In all my years as an audiophile I’ve never been captivated by the allure of horn-based loudspeakers. I admired their dynamic abilities, but they never made me want to own loudspeakers based on horn technology. However, during the past three years I’ve gradually altered my opinions about horn-based dipole designs. Why? Because my primary listening room changed from a room built from the ground up to hold my longtime reference Dunlavy SC-VI loudspeakers to a smaller one, located in the basement, that was definitely not built originally with audio reproduction in mind. In my current primary listening room, some speakers that sounded fine in my open-concept living room had too much midbass bloom when I relocated them into my basement listening room. In short, my new room is not an “easy” one to place speakers into.
At first, I was disappointed that my current listening room was not as flexible, friendly, and forgiving of loudspeakers as my old one was. But then, since I prefer lemonade to raw lemons, I decided to take on the challenge to find loudspeakers that would work successfully in my new room. I’ve tried conventional box-enclosure designs with omnidirectional bass propagation, as well as designs with more controlled dispersion and less room interaction. So far, the most elegant solution for my problem room has been Spatial Audio and its open-baffle dipole designs.
Spatial Audio’s loudspeaker designer Clayton Shaw’s first company, Emerald Physics, began in 1978 as a “project company,” where Shaw worked on prototypes for clients. In 2006 Shaw took his latest design to the Rocky Mountain Audio Show, where he met the owner of Underwood Hi-Fi, Walter Liederman, who was so impressed by Shaw’s work that he encouraged Emerald Physics to build what came to be the Emerald Physics CS2, which debuted at the 2007 Rocky Mountain Audio Fest. In 2010 Shaw sold Emerald Physics and all its intellectual property to Underwood Hi-Fi and agreed to continue designing Emerald Acoustics loudspeakers for three years under a non-compete clause. The models 2.3 and 2.7 were Shaw’s last Emerald Physics designs.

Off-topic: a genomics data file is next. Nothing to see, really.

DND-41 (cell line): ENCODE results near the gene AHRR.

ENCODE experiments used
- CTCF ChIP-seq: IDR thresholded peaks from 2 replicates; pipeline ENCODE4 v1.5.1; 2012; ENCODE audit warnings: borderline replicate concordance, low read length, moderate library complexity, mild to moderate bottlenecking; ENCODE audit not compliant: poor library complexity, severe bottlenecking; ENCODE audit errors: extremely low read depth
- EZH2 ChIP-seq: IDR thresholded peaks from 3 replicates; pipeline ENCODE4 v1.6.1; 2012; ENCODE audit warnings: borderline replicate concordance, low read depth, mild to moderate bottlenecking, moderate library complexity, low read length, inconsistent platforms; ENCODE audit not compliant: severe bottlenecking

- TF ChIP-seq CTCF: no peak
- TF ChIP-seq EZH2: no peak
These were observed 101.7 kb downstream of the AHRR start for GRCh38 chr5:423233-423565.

In 2010 Shaw created Spatial Audio, whose first products were computer-audio installations using Mac Minis and a software suite that combined sophisticated EQ with the ability to handle multiple channels of crossovers. I reviewed the Spatial Audio computer system for The Absolute Sound in 2012. In 2014, Shaw released the first Spatial loudspeakers, the M1 and M2, followed in 2015 by the Lumina, M3, M4, and flagship X1. His newest design is the X2.
The first Spatial Audio loudspeaker that I had personal experience with was the M3 ($2495/pr.). It was the original loudspeaker I installed in my new room. I kept the M3 for approximately three years, during which time I tried a couple of more conventional loudspeakers in the same room. I quickly learned that some, such as the Studio Electric FSX, had a more refined treble and smoother midrange, but I could not get the midbass under control, so I went back to the Spatial M3s. When Spatial announced its new X2 loudspeaker ($9600/pr. in black, red, or white; $13,900/pr. in Baltic birch) based on the X1, but with an Air Motion Transformer (AMT) instead of a compression tweeter, a 15" woofer, and a modular design, I let Clayton know that I wanted to hear what the X2 could do. After the 2017 Rocky Mountain Audio Show, the demo pair that had been at the show, came back to my “problem” room.
After I’d lived with this pair for almost four months, Clayton Shaw revisited my room and replaced the original crossover circuit with the current production one. The loudspeaker went from 94dB sensitivity to 91dB. All listening notes were made using this current production crossover, which I much prefer to the original one, not only due to its improved linearity, but also to its decreased sensitivity, which makes amplifier noise less of a problem. The Digital Amplifier Company’s Cherry MEGAschino power amplifier that produced hiss at 94dB was dead quiet at the lower 91dB sensitivity.